Milk - not doing a body good. Exploring the connection with stress, histamine, heart disease, diabetes, autism/asd, schizophrenia, more…
Milk is a sedative:
For generations, mothers have given their children a warm glass of milk before bed as a way to help them fall asleep. As far back as 1934, this home remedy gained scientific validation when it was observed that people who ate milk and cornflakes were more likely to enjoy a full night of uninterrupted sleep.
In 1997, pediatric researchers added to the evidence by demonstrating that newborns given an infant formula containing milk fell asleep not solely due to nursing and being held, but owing specifically to something in milk itself.
In 2000, researchers identified what that “something” was. It turns out that nutrients found in cow’s milk called bioactive peptides (chains of amino acids) exert a sedative effect on the brain and induce sustained sleep patterns.
These bioactive milk peptides have since been shown to act on the brain’s GABA-A receptors, the same mechanism of action that makes the class of sedatives known as benzodiazepines so effective. The advantage of milk peptides, of course, is that they induce relaxation and sleep without the side effects associated with long-term benzodiazepine use.
In pre-clinical models, milk peptides markedly reduce anxiety and improve sleep in animals subjected to chronic stress.
In human studies, a proprietary bioactive milk peptide compound used widely in Europe has been shown to effectively induce relaxation, leading not only to deeper, more restorative sleep, but also to substantial improvements across a wide range of stress markers.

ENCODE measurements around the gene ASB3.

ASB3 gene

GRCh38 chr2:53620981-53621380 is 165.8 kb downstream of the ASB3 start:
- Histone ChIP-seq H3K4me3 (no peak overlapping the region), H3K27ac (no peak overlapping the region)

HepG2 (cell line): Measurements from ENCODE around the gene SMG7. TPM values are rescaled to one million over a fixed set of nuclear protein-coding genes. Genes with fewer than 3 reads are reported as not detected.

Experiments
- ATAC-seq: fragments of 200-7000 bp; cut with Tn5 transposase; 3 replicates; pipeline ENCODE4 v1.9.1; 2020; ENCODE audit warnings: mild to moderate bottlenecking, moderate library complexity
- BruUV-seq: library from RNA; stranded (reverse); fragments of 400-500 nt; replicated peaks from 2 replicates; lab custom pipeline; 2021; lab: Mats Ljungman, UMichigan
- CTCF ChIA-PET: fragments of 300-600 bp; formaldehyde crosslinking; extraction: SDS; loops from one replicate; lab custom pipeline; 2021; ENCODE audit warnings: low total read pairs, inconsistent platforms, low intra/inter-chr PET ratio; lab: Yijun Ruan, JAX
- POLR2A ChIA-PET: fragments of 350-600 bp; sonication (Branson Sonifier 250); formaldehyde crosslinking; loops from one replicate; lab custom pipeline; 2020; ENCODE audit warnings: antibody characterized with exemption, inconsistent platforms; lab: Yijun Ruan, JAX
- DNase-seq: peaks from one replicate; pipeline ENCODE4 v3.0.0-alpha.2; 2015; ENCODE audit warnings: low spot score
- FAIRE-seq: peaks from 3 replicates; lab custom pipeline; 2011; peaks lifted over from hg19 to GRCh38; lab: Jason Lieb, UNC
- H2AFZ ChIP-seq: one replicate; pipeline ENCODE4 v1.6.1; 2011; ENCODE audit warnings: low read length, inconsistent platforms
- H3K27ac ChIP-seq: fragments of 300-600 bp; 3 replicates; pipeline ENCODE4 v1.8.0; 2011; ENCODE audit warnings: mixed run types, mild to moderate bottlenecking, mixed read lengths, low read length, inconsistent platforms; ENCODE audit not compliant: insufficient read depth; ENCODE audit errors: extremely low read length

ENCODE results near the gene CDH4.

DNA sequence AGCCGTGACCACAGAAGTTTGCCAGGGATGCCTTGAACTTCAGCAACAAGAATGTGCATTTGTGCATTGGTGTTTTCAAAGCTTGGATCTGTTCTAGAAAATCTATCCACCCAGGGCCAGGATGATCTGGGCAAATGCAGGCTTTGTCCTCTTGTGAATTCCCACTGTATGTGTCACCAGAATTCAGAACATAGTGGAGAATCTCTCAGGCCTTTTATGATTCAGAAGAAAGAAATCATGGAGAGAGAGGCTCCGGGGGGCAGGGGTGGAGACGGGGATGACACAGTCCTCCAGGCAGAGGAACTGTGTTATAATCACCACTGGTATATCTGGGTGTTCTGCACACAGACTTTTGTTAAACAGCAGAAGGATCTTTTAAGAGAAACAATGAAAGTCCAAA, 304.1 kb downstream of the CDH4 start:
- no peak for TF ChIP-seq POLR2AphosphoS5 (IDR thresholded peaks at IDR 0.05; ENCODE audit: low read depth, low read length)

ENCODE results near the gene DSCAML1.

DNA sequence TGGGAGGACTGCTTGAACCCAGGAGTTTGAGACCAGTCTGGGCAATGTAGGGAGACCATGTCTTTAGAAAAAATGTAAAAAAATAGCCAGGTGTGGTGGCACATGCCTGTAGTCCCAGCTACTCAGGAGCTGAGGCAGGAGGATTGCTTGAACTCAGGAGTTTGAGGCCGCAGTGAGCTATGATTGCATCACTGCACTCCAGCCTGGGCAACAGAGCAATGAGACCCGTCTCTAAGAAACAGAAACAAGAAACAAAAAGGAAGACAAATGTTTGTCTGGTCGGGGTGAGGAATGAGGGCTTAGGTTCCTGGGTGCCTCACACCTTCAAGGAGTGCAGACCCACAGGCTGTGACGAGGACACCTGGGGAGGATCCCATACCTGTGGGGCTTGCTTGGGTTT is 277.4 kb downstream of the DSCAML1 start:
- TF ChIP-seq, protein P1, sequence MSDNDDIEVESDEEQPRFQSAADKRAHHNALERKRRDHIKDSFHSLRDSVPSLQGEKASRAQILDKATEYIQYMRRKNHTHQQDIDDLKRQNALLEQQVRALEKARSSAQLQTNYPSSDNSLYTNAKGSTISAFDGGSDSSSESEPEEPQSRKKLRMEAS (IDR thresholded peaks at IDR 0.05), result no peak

The article cited above goes on to talk about how their milk extract is marvelous, and how it succeeds in reducing stress in additional clinical trials.
Milk contains casein…
Casein has been documented to break down in the stomach to produce the peptide casomorphin, an opioid that acts as a histamine releaser.
What are the effects of this histamine release?. It’s complicated because there are multiple receptors for it:H1,H2,H3,H4, each of which do something different when histamine is released and stimulates them:
- [H1] Histamine heightens allergic reactions and those you experience during colds and allergies. It makes you more likely to cough and sneeze. On your skin it makes you more likely to have eczema and get hives and it makes insect bites more itchy. For your stomach, it heightens nausea and motion sickness. It also wakes the body up, perhaps to deal with these perceived problems.
- [H2] Histamine dilates your blood vessels, and is involved in erections. It also inhibits part of your immune system (antibody synthesis, T-cell proliferation and cytokine production).
- [H3] Makes you sleepy and lessens pain perception. So H1 makes you awake, but H3 makes you sleep, so for whatever reason milk’s action on the H3 histamine receptors appear to override its effects on H1 receptors.
- [H4] Active in bone marrow and the immune system.
So how to make sense of these different ways in which Histamine acts? As this site says,
Histamine is an immune system mediator or, more simply, a chemical messenger that helps direct your body’s response to a foreign invader.
It essentially tells your body, get overly active in fighting off a perceived acute disease or threat of some sort - and get a little bit stressed out about it - and lower general immunity, relax with respect anything other than this acute problem, and go to sleep.
So histamine takes a small issue - whether it’s bee pollen or some other allergen, and makes your body perceive it to be a huge problem and totally focuses your body on defending itself from said problem. My guess is it does the same thing in your brain personality-wise. It makes you more likely to recognize something small as a major acute problem which must be dealt with immediately. In the absence of a perceived stress - which would probably be amplified by the histamine - it is likely sedative.